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  • “Carbon” is not a synonym for “CO2”

    Posted by David Foster on May 13th, 2011 (All posts by )

    …any more than “hydrogen” is a synonym for “H2O.”

    Senator Barbara Boxer (D-CA) seems a little confused on this point.

    I’ve noticed quite a few people, in various debates about environmental matters, referring to “carbon” as generically a bad thing. Some of them are probably just using it as a shorthand for carbon dioxide, in order to save syllables or characters—others, though, really do seem to think that the discussion is about some sinister product of the Industrial Revolution, rather than the natural compound that they exhale with every breath and that is required for the growth of plants. Maybe they think it’s about carbon particulates.

    The situation isn’t helped by various corporations which, when promoting their products/technologies on environmental grounds, now almost always talk about how they reduce carbon, or at best carbon dioxide, rather than talking about reductions in real air pollution in the form of mercury, sulfur dioxide, etc. The terms “carbon” and “carbon dioxide” are now generally being used as shorthand for atmospheric Bad Things.

    Returning to Boxer, the levels of her ignorance and demagoguery are astonishing–but we should not forget also her amazing arrogance and self-centeredness.

     

    18 Responses to ““Carbon” is not a synonym for “CO2””

    1. Dan from Madison Says:

      Heh I love this post – I get a lot of HVAC techs that come into my business looking for carbon dioxide detectors when they are really after carbon monoxide detectors – happens all the time and this is from guys who do it for a living.

    2. David Foster Says:

      “Carbon dioxide detectors”…somebody, possibly Dogbert, could make a good living packaging these up and selling them through various channels with good connections to the airhead market.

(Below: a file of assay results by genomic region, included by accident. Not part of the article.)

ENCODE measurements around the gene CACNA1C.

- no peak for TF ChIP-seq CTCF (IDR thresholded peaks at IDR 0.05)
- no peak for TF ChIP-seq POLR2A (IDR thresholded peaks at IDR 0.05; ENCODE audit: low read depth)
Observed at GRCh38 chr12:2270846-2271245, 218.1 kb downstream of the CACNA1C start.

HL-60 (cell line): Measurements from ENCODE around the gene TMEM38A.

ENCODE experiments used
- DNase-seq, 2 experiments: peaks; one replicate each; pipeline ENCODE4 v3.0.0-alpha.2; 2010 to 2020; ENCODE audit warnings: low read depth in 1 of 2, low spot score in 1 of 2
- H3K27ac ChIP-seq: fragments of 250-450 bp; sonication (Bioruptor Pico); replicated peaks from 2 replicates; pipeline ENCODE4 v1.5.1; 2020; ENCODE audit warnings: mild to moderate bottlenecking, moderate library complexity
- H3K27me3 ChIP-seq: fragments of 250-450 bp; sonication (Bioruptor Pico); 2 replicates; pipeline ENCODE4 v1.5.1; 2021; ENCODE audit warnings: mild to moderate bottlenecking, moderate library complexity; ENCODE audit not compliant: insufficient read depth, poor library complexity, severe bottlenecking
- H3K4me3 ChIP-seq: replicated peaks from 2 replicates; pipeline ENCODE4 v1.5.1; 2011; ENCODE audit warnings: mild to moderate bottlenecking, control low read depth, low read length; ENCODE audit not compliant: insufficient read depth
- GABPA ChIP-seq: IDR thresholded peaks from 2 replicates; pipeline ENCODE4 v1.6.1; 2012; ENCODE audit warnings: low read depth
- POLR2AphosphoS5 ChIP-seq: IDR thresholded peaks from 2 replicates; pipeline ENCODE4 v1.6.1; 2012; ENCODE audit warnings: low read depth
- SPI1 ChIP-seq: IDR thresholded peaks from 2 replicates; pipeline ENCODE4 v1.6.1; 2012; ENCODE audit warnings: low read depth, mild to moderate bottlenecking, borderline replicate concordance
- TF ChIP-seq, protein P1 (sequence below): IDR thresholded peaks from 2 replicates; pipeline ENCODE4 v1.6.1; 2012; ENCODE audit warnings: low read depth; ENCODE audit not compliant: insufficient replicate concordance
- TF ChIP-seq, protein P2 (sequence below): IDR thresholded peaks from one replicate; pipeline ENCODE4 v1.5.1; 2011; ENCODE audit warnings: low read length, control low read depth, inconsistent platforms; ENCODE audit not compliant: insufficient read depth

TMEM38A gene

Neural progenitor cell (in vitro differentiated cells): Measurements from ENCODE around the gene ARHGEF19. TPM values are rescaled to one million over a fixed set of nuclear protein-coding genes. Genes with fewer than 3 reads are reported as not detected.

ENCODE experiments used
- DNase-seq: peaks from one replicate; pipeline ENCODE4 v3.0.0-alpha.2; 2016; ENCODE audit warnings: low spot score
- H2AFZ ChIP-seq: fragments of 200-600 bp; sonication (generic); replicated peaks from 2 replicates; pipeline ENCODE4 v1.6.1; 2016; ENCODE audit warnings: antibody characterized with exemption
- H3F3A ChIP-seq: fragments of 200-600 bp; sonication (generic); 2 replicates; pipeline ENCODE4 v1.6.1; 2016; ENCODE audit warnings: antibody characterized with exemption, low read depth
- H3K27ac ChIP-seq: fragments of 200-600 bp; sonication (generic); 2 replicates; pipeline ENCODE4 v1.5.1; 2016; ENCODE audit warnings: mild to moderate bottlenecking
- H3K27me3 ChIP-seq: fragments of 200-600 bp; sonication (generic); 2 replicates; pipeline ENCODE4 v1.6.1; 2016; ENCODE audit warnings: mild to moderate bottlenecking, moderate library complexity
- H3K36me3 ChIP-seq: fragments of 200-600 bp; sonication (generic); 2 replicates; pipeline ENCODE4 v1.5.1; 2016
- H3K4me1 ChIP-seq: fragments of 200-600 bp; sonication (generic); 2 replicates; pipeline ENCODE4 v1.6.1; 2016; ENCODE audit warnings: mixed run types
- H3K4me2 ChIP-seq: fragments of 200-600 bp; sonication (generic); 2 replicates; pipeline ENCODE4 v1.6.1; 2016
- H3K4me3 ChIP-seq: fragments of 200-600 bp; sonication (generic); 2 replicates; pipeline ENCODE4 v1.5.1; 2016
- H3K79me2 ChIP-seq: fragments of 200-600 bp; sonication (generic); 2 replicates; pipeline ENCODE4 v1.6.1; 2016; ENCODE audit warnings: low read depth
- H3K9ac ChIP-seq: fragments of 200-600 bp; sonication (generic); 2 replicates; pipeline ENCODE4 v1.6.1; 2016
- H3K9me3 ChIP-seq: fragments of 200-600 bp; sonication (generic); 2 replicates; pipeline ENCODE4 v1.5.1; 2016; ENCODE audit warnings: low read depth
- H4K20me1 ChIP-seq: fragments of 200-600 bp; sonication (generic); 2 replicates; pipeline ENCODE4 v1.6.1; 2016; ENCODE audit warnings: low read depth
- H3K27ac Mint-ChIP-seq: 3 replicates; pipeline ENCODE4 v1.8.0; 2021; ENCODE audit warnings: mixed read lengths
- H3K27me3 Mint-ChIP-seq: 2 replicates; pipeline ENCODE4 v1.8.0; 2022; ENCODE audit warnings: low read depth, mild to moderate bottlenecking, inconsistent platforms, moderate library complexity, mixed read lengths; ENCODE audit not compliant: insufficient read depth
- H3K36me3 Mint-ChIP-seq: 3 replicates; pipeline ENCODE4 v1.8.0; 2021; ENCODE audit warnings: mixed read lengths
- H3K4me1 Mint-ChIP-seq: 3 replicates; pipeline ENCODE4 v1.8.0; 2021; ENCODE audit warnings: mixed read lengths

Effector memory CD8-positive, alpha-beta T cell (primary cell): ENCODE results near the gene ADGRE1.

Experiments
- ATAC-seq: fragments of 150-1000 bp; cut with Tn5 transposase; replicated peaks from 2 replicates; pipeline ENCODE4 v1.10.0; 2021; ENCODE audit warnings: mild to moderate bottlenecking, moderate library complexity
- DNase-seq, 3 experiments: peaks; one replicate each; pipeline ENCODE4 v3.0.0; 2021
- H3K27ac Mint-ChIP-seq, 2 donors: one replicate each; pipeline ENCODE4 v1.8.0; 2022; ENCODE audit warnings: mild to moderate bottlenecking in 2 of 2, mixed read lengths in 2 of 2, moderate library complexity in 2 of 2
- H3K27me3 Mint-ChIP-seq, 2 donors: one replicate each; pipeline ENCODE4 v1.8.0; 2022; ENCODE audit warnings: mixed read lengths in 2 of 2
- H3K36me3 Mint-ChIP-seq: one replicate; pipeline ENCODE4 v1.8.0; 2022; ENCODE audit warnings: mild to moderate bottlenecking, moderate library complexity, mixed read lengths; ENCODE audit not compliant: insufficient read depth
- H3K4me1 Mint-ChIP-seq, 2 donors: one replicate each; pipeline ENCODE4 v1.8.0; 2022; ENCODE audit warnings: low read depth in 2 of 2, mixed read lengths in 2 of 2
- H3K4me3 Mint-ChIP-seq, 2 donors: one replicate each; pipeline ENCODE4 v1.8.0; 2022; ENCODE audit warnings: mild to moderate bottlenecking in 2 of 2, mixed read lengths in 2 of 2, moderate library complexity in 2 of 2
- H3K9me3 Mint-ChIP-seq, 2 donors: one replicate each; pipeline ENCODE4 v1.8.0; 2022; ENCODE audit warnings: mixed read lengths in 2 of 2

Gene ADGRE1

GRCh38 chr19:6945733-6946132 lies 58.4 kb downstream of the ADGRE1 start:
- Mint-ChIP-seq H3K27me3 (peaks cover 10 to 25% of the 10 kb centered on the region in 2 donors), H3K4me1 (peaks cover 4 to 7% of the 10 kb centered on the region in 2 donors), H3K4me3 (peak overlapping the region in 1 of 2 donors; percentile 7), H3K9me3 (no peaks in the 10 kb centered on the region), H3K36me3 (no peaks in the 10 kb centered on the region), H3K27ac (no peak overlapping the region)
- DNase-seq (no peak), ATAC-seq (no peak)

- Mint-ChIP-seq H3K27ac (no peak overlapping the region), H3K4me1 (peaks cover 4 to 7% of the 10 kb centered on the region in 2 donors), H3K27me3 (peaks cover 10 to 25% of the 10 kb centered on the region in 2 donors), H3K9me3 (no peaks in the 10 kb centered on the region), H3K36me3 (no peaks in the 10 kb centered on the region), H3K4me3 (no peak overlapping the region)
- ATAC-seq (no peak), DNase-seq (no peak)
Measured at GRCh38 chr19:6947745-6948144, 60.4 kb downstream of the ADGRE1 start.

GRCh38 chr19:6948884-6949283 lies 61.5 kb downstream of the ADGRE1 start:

3. David Foster Says:

      About 5 years ago, a blogger reported the following conversation between his girlfriend (a molecular biology major) and a hippie-type guy:

      Hippie: (reading newspaper) Ugh, look at this nanotechnology stuff. That’s so evil. They’re like… perverting everything in Mother Nature. It’s exactly like genetic engineering, you know.

      Girl: (finally losing patience) What? Exactly how in the hell is naotechnology “exactly like” genetic engineering? Huh? Care to enlighten me?

      Hippie: …

      Girl: …

      Hippie: They both use molecules.

      A big part of the justification for the increase in educational spending in the wake of Sputnik was the argument that, “We live in an increasingly scientific & technological society, so kids need to know something about science.” The schools were happy to take the money, but any focus on teaching real science, to the extent it ever happened at all, soon went by the boards.

    4. Dan from Madison Says:

      Well, there actually are carbon dioxide monitors (not detectors, heh) used in indoor air quality applications, but almost always guys are looking for co instruments when they saunter into my place of business or call.
      http://www.bacharach-inc.com/co2-monitor-2800.htm

    5. David Foster Says:

      Well, just get a private-label version made (painted green) and see if you can get it sold through Whole Foods or some such. Could be a winner!

    6. Paul Milenkovic Says:

      It is the fault of near-universal access to higher education.